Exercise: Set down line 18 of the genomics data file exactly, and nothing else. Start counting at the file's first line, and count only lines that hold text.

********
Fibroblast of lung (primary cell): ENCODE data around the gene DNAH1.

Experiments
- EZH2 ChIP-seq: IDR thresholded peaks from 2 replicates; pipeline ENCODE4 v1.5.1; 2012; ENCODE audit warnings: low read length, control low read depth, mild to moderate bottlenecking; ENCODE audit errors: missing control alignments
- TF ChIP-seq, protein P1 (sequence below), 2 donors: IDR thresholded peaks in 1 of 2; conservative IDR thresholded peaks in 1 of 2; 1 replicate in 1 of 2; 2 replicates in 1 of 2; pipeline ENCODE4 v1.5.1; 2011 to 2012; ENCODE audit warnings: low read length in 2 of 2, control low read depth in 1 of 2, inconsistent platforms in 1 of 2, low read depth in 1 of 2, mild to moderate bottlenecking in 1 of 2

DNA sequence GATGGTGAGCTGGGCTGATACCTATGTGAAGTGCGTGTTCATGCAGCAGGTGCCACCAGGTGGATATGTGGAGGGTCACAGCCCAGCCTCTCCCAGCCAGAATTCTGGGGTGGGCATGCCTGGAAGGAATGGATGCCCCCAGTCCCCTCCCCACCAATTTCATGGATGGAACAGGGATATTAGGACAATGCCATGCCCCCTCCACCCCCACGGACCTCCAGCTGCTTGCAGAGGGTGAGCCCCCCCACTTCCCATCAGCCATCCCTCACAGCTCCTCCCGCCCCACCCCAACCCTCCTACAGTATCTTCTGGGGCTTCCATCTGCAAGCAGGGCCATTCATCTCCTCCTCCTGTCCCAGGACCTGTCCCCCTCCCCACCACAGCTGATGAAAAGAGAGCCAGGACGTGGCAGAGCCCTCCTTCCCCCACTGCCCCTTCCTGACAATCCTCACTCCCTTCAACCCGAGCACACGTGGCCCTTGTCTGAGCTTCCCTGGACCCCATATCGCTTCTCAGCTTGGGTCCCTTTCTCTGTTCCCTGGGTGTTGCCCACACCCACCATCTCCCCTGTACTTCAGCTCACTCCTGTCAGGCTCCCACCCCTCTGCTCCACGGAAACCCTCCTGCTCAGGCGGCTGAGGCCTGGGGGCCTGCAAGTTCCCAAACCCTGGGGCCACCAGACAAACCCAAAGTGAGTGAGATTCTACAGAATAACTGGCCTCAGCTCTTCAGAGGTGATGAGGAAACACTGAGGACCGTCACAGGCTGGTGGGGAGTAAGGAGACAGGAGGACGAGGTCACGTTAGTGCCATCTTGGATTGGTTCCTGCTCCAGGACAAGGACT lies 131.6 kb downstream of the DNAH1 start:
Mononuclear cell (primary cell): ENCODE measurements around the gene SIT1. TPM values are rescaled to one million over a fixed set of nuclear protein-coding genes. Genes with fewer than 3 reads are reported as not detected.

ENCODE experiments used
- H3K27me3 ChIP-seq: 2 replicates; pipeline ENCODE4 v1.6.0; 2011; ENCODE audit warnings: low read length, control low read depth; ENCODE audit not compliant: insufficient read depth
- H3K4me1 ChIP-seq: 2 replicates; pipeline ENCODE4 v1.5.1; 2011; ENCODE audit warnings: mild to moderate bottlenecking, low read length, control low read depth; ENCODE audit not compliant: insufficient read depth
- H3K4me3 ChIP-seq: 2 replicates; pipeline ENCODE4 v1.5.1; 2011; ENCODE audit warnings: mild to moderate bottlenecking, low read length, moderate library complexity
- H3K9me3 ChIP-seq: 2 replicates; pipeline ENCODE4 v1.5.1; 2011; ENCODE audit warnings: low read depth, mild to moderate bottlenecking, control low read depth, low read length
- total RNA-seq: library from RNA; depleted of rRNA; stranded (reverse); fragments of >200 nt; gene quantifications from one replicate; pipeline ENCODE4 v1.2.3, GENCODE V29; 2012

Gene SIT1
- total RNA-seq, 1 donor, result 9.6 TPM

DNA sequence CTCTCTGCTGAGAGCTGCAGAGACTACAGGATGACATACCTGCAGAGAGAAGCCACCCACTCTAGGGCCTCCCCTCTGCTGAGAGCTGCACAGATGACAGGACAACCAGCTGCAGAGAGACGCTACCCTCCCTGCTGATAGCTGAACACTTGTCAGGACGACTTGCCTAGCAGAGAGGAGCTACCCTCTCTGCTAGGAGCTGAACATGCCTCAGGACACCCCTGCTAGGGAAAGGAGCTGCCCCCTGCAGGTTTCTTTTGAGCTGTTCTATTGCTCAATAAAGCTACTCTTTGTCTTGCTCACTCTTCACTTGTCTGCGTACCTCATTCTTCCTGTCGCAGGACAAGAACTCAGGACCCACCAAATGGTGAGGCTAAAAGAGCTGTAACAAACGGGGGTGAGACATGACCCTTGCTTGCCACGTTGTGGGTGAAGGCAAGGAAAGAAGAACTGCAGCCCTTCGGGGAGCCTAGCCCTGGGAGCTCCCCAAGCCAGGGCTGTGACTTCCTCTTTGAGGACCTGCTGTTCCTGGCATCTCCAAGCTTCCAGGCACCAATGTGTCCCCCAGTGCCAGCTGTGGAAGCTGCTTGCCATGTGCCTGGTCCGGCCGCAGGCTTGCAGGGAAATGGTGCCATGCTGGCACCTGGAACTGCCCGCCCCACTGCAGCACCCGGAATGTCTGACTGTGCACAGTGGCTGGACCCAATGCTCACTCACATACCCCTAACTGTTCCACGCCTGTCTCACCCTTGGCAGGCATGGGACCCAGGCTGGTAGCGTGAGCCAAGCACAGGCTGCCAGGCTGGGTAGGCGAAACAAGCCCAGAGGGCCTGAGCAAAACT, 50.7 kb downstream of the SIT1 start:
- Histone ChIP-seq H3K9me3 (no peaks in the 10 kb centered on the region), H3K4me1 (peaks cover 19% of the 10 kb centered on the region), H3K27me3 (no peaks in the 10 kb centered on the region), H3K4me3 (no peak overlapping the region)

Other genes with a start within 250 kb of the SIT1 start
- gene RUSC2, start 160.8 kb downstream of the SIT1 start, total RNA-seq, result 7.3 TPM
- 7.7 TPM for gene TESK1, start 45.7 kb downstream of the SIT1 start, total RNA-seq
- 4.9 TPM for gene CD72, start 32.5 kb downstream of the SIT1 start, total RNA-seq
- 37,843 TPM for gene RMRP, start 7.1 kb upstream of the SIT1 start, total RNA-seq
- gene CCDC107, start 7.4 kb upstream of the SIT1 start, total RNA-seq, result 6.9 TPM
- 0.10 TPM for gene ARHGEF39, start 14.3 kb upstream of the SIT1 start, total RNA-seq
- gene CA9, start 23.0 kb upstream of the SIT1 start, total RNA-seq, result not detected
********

- gene RUSC2, start 160.8 kb downstream of the SIT1 start, total RNA-seq, result 7.3 TPM